Evaluation Of The Mucosal Retention Properties And Toxicological Profiles Of A Mucoadhesive Polymer Gel | 35274
ISSN: 2167-065X

Clinical Pharmacology & Biopharmaceutics
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Evaluation of the mucosal retention properties and toxicological profiles of a mucoadhesive polymer gel

International Conference and Expo on Biopharmaceutics

Matt Martin, August S Bassani, Daniel Banov and Ha Phan

Professional Compounding Centers of America, USA

ScientificTracks Abstracts: Clin Pharmacol Biopharm

DOI: 10.4172/2167-065X.C1.010

Mucoadhesive polymers are delivery systems developed to prolong retention of medication at application sites, such as mucosal tissues. The intimate contact between the mucoadhesive polymer and mucosal tissues require these delivery systems to be non-toxic. Experiments were conducted to evaluate the mucosal retention properties of a proprietary mucoadhesive polymer gel, in comparison to a reference product on human oral mucosal tissues. Toxicological profiles of the propietary gel was also assessed on the human oral, nasal, and vaginal mucosal tissues. The EpiOral, EpiAirway, and EpiVaginal tissue models (MatTek Corporation) are 3-dimensional models developed to closely resemble the human oral, nasal, and vaginal mucosal tissues, respectively. Mucosal retention properties were evaluated through images of gel retention on the surface of the EpiOral tissue following application and washing, while percent cell viability was determined against a positive and negative control to assess toxicity for all tissue models. Results show that the proprietary gel was retained on the apical surface of the EpiOral tissue for up to 40 min in comparison to 5 min for the reference product. Percent viability of all tissues show that the mucoadhesive polymer gel was non-toxic to the human oral, nasal, and vaginal mucosa. The proprietary gel has demonstrated to be a safe and effective mucoadhesive polymer that can offer increased retention of medication at the site of action without toxicity concerns. Practitioners and compounding pharmacists may then safely utilize this mucoadhesive polymer as a delivery system to increase the contact time between the medication and mucosal tissues.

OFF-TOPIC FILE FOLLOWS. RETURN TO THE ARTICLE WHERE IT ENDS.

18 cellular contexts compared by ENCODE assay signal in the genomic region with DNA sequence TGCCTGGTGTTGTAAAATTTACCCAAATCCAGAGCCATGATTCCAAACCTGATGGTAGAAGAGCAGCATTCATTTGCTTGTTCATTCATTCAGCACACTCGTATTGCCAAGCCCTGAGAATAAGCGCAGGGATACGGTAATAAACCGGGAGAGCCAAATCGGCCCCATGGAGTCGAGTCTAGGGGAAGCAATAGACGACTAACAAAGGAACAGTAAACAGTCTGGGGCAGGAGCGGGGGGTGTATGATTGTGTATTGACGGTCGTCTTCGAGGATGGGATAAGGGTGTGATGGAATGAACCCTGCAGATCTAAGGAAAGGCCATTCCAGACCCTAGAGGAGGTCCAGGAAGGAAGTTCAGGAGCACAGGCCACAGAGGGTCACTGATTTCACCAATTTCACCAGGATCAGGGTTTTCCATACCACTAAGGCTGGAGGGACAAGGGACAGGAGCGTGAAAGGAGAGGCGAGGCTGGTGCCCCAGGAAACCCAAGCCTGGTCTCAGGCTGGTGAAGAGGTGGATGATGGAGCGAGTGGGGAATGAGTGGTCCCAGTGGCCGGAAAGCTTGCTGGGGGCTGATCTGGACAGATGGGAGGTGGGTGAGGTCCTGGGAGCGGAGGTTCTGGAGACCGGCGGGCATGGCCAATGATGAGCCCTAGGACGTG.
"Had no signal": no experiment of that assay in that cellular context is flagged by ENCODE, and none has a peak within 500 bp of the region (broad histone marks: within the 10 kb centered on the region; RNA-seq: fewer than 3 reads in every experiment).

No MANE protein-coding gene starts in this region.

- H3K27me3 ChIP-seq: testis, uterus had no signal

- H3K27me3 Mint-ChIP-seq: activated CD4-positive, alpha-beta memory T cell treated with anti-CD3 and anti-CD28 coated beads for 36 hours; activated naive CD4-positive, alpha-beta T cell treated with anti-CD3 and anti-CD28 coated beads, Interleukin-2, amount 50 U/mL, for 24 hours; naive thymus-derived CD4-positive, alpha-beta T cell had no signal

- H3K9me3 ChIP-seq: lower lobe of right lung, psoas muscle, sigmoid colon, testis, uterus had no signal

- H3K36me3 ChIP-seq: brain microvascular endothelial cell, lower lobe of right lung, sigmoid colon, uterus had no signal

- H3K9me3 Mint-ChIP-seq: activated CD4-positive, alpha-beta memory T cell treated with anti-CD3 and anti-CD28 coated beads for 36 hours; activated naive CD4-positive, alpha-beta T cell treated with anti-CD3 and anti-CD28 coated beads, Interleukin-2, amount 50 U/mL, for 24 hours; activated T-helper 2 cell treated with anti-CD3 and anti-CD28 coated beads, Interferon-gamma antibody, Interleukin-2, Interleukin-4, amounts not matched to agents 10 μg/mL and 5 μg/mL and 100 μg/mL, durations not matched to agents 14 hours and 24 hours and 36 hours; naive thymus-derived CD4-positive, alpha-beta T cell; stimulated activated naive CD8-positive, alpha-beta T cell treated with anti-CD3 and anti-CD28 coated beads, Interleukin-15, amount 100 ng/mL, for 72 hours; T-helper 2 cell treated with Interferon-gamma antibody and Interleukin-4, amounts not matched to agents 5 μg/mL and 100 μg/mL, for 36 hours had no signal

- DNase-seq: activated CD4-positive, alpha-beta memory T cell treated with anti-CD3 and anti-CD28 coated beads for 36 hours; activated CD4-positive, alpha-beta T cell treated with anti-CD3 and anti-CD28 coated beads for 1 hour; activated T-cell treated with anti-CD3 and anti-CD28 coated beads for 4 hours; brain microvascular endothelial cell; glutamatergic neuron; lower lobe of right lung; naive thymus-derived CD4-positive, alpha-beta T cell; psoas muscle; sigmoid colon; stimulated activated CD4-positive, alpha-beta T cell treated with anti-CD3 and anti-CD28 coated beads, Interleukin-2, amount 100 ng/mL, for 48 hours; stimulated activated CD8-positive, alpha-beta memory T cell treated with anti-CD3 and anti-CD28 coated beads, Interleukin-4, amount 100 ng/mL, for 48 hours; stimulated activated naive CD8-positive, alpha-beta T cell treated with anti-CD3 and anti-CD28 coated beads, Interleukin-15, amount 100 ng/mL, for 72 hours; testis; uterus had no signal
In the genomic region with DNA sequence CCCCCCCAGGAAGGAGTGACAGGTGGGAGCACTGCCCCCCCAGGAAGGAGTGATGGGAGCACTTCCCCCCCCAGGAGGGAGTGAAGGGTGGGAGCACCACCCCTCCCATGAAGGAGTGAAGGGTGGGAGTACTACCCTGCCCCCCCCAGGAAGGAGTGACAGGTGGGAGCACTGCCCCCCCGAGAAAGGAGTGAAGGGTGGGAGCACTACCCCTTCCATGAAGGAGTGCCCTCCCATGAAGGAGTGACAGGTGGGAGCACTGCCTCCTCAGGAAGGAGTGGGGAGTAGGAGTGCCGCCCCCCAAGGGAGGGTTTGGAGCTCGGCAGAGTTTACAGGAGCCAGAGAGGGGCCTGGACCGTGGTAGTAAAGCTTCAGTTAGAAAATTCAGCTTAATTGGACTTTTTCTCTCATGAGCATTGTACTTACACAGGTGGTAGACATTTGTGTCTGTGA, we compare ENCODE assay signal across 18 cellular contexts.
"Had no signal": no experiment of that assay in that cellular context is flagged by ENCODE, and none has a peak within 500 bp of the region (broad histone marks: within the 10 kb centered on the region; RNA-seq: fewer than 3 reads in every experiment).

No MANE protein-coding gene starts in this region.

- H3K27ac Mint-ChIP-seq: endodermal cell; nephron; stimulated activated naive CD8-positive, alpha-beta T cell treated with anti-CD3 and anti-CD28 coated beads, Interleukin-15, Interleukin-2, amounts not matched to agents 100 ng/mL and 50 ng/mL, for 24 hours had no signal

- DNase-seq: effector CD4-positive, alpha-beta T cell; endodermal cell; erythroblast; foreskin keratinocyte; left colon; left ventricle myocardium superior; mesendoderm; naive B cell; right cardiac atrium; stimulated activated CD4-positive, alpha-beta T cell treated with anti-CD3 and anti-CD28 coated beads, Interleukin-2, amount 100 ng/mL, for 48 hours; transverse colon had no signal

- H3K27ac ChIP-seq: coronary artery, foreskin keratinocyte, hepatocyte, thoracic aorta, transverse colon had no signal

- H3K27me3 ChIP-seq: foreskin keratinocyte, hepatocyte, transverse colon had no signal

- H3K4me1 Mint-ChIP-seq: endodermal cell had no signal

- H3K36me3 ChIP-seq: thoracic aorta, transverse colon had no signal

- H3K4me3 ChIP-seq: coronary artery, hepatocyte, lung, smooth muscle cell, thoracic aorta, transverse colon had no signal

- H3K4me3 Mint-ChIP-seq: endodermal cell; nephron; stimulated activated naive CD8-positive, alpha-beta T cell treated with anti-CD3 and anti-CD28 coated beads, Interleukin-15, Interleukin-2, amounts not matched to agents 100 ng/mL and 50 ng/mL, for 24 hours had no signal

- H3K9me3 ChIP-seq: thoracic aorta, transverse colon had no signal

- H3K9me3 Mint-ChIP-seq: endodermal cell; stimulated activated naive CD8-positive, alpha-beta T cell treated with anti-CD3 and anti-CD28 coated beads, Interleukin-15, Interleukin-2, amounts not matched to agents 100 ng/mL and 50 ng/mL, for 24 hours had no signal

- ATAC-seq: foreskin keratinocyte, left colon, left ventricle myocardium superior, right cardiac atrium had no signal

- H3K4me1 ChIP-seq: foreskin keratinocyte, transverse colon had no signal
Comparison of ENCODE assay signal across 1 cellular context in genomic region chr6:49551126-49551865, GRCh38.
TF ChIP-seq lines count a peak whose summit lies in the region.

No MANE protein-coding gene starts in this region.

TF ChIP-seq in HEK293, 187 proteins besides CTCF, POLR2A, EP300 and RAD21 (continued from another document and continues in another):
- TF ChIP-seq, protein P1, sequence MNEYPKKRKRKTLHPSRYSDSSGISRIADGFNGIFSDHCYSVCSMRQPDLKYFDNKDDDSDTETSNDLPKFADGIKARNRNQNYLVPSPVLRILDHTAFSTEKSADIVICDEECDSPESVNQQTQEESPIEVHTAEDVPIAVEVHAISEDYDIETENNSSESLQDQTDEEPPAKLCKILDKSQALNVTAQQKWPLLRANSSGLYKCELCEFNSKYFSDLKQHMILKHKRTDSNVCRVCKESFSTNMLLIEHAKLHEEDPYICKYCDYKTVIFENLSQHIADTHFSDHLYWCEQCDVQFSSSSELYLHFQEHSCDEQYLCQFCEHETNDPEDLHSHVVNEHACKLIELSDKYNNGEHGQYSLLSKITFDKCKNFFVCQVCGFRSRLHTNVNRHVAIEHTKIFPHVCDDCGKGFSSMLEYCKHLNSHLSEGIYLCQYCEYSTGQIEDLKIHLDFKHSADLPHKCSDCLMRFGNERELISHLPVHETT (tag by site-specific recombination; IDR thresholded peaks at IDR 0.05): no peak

Matt Martin graduated from Morehead State University in 2002 with a BS in Chemistry and then completed his Doctor of Pharmacy at the University of Kentucky in 2006. He practiced in a compounding pharmacy for 8 years preparing sterile and non-sterile preparations. Currently he serves as a Consultant Pharmacist to the members of the Professional Compounding Centers of America.

Email: [email protected]